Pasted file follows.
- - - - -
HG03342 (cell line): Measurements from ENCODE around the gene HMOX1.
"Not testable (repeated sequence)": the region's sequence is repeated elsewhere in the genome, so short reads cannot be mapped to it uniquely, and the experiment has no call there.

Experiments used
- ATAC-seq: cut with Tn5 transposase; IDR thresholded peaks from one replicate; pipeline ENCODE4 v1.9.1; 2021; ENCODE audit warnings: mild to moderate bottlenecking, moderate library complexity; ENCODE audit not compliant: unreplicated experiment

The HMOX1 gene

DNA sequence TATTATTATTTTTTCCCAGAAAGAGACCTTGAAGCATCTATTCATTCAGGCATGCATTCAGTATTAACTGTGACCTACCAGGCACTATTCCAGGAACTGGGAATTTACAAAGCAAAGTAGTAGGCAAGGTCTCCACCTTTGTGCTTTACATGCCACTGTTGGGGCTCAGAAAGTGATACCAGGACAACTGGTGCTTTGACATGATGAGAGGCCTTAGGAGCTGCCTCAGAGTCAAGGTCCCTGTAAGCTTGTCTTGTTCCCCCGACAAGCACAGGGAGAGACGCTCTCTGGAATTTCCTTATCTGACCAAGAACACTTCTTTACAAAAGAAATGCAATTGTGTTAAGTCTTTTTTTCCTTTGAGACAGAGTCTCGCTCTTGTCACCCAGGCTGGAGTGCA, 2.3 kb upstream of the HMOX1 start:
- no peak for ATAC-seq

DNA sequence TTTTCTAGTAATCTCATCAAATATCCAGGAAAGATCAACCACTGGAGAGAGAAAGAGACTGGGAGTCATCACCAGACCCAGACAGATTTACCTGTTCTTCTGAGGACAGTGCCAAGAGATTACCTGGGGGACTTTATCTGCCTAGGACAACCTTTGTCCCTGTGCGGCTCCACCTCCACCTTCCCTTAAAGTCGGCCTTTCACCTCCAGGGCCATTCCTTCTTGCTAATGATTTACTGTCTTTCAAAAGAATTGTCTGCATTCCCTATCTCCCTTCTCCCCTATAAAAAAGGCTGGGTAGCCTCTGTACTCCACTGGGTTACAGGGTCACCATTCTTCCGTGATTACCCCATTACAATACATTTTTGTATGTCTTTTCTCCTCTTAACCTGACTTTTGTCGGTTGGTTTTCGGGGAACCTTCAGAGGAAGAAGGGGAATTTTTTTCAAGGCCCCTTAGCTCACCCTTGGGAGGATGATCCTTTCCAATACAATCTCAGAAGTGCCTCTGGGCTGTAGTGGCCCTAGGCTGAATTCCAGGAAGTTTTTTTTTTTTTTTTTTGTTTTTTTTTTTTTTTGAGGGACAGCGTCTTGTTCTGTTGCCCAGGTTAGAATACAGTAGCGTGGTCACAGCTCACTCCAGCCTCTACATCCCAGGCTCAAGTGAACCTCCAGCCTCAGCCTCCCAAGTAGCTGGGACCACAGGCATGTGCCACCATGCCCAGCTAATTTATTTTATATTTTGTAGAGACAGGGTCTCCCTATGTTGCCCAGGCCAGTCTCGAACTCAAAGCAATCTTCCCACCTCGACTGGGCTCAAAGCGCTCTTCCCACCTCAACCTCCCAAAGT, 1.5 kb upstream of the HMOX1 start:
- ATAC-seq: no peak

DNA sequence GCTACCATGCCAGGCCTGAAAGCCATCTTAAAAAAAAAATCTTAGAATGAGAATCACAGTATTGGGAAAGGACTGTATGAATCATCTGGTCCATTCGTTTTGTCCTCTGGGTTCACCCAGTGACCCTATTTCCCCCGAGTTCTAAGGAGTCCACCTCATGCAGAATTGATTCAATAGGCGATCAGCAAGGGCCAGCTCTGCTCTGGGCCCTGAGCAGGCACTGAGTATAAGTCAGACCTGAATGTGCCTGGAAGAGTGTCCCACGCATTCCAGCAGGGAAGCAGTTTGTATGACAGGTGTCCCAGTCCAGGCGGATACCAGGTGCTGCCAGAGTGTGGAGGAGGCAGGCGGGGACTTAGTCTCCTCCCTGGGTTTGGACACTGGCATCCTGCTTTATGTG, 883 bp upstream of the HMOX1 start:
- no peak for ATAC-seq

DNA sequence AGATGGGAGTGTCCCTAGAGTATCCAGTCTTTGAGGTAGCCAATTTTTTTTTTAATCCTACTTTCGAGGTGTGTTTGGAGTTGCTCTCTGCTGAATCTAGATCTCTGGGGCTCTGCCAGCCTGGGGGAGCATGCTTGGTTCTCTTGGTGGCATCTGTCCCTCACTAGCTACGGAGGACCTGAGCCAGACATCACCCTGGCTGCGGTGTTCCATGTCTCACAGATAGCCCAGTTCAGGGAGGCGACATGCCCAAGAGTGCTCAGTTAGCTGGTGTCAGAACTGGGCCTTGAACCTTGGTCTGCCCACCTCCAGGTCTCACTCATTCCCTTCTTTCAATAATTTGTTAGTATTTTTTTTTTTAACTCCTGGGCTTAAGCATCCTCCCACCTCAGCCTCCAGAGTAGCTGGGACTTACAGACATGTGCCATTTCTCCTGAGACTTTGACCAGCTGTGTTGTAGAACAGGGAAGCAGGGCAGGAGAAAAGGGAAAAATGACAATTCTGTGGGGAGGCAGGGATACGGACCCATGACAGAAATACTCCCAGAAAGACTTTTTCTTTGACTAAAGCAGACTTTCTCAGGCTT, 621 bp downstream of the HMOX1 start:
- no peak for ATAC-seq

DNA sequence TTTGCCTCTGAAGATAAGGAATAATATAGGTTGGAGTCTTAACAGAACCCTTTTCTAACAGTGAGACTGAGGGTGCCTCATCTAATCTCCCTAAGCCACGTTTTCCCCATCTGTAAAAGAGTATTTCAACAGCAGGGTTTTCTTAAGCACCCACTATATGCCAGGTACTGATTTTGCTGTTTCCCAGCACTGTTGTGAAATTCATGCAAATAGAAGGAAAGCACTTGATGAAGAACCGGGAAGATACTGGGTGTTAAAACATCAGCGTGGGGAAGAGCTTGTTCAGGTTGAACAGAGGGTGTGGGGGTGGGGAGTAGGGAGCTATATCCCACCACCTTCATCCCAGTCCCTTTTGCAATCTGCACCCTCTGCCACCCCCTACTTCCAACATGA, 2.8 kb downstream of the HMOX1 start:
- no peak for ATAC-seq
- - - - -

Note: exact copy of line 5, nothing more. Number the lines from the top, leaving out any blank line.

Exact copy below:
The HMOX1 gene